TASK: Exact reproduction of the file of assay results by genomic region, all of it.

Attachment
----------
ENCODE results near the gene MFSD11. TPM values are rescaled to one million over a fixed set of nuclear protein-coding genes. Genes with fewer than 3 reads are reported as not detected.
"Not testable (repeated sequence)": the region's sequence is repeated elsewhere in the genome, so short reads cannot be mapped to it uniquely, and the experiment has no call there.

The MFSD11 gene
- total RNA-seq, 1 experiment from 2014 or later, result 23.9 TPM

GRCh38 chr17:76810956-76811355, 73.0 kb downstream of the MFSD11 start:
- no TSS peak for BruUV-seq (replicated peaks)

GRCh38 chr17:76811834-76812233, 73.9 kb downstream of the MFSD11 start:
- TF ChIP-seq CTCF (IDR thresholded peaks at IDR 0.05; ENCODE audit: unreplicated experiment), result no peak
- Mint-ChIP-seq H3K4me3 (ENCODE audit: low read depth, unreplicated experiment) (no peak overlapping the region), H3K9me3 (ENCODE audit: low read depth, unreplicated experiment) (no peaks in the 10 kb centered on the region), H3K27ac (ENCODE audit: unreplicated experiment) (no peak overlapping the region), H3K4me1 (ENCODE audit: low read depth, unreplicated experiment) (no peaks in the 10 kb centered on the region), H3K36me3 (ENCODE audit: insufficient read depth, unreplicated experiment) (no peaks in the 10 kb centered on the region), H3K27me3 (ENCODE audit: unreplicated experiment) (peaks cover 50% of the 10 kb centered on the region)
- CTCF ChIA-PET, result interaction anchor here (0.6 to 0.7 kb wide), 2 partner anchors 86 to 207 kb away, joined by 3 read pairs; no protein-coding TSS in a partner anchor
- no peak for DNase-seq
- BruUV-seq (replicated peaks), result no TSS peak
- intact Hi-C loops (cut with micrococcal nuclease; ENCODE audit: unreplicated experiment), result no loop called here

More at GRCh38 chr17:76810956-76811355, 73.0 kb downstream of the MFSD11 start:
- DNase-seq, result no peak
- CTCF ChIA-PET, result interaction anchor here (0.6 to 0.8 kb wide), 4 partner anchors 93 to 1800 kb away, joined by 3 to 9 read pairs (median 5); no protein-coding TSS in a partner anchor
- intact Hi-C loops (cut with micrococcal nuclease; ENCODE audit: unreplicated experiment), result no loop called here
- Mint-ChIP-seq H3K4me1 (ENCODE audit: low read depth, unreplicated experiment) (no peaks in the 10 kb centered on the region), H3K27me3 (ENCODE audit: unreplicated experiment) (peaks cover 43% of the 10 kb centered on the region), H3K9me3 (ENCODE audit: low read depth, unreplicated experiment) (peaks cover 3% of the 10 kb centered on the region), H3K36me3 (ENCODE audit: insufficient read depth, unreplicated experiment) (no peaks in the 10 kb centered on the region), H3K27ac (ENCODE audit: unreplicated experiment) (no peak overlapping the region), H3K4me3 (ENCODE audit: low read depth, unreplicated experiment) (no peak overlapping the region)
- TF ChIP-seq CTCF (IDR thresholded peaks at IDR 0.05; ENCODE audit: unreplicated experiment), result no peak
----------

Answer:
ENCODE results near the gene MFSD11. TPM values are rescaled to one million over a fixed set of nuclear protein-coding genes. Genes with fewer than 3 reads are reported as not detected.
"Not testable (repeated sequence)": the region's sequence is repeated elsewhere in the genome, so short reads cannot be mapped to it uniquely, and the experiment has no call there.

The MFSD11 gene
- total RNA-seq, 1 experiment from 2014 or later, result 23.9 TPM

GRCh38 chr17:76810956-76811355, 73.0 kb downstream of the MFSD11 start:
- no TSS peak for BruUV-seq (replicated peaks)

GRCh38 chr17:76811834-76812233, 73.9 kb downstream of the MFSD11 start:
- TF ChIP-seq CTCF (IDR thresholded peaks at IDR 0.05; ENCODE audit: unreplicated experiment), result no peak
- Mint-ChIP-seq H3K4me3 (ENCODE audit: low read depth, unreplicated experiment) (no peak overlapping the region), H3K9me3 (ENCODE audit: low read depth, unreplicated experiment) (no peaks in the 10 kb centered on the region), H3K27ac (ENCODE audit: unreplicated experiment) (no peak overlapping the region), H3K4me1 (ENCODE audit: low read depth, unreplicated experiment) (no peaks in the 10 kb centered on the region), H3K36me3 (ENCODE audit: insufficient read depth, unreplicated experiment) (no peaks in the 10 kb centered on the region), H3K27me3 (ENCODE audit: unreplicated experiment) (peaks cover 50% of the 10 kb centered on the region)
- CTCF ChIA-PET, result interaction anchor here (0.6 to 0.7 kb wide), 2 partner anchors 86 to 207 kb away, joined by 3 read pairs; no protein-coding TSS in a partner anchor
- no peak for DNase-seq
- BruUV-seq (replicated peaks), result no TSS peak
- intact Hi-C loops (cut with micrococcal nuclease; ENCODE audit: unreplicated experiment), result no loop called here

More at GRCh38 chr17:76810956-76811355, 73.0 kb downstream of the MFSD11 start:
- DNase-seq, result no peak
- CTCF ChIA-PET, result interaction anchor here (0.6 to 0.8 kb wide), 4 partner anchors 93 to 1800 kb away, joined by 3 to 9 read pairs (median 5); no protein-coding TSS in a partner anchor
- intact Hi-C loops (cut with micrococcal nuclease; ENCODE audit: unreplicated experiment), result no loop called here
- Mint-ChIP-seq H3K4me1 (ENCODE audit: low read depth, unreplicated experiment) (no peaks in the 10 kb centered on the region), H3K27me3 (ENCODE audit: unreplicated experiment) (peaks cover 43% of the 10 kb centered on the region), H3K9me3 (ENCODE audit: low read depth, unreplicated experiment) (peaks cover 3% of the 10 kb centered on the region), H3K36me3 (ENCODE audit: insufficient read depth, unreplicated experiment) (no peaks in the 10 kb centered on the region), H3K27ac (ENCODE audit: unreplicated experiment) (no peak overlapping the region), H3K4me3 (ENCODE audit: low read depth, unreplicated experiment) (no peak overlapping the region)
- TF ChIP-seq CTCF (IDR thresholded peaks at IDR 0.05; ENCODE audit: unreplicated experiment), result no peak